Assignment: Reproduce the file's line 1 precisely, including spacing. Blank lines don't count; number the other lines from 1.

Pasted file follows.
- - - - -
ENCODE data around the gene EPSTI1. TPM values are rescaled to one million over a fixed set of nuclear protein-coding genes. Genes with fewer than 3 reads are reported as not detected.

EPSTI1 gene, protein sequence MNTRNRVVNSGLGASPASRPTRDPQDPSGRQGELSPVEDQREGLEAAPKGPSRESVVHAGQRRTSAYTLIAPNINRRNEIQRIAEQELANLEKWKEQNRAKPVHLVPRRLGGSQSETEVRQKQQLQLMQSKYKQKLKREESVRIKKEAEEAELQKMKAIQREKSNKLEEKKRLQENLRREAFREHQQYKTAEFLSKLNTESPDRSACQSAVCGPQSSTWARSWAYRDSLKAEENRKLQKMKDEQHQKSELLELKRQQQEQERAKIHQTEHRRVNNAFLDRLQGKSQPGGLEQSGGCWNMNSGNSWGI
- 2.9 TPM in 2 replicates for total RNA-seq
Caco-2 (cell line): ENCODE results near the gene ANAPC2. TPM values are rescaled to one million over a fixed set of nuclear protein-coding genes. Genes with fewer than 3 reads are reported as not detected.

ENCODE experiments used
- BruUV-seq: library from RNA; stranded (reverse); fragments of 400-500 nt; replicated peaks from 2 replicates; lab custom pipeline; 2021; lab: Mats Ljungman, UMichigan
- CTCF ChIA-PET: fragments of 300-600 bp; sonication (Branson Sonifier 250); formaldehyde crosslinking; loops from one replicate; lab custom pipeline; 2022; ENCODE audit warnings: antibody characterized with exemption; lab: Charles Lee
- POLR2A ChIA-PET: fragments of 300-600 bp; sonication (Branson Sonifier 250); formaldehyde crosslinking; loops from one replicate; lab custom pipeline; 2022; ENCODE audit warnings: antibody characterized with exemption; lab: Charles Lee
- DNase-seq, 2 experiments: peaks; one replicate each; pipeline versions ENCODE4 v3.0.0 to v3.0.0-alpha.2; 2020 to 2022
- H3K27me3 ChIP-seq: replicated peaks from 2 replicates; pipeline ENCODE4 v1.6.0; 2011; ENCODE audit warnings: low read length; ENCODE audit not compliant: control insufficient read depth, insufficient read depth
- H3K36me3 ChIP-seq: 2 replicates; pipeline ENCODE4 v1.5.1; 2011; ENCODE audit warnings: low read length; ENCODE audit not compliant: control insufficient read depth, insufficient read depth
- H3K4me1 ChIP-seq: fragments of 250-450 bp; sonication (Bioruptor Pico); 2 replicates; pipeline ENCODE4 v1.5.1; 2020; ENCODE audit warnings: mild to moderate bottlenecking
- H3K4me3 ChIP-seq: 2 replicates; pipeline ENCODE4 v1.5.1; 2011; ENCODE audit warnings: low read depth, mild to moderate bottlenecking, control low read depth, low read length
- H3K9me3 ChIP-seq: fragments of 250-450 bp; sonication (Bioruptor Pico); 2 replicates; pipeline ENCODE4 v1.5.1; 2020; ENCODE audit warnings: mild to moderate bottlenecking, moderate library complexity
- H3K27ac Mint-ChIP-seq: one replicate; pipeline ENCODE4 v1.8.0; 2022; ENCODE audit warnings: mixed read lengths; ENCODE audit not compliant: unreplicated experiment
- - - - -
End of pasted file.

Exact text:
ENCODE data around the gene EPSTI1. TPM values are rescaled to one million over a fixed set of nuclear protein-coding genes. Genes with fewer than 3 reads are reported as not detected.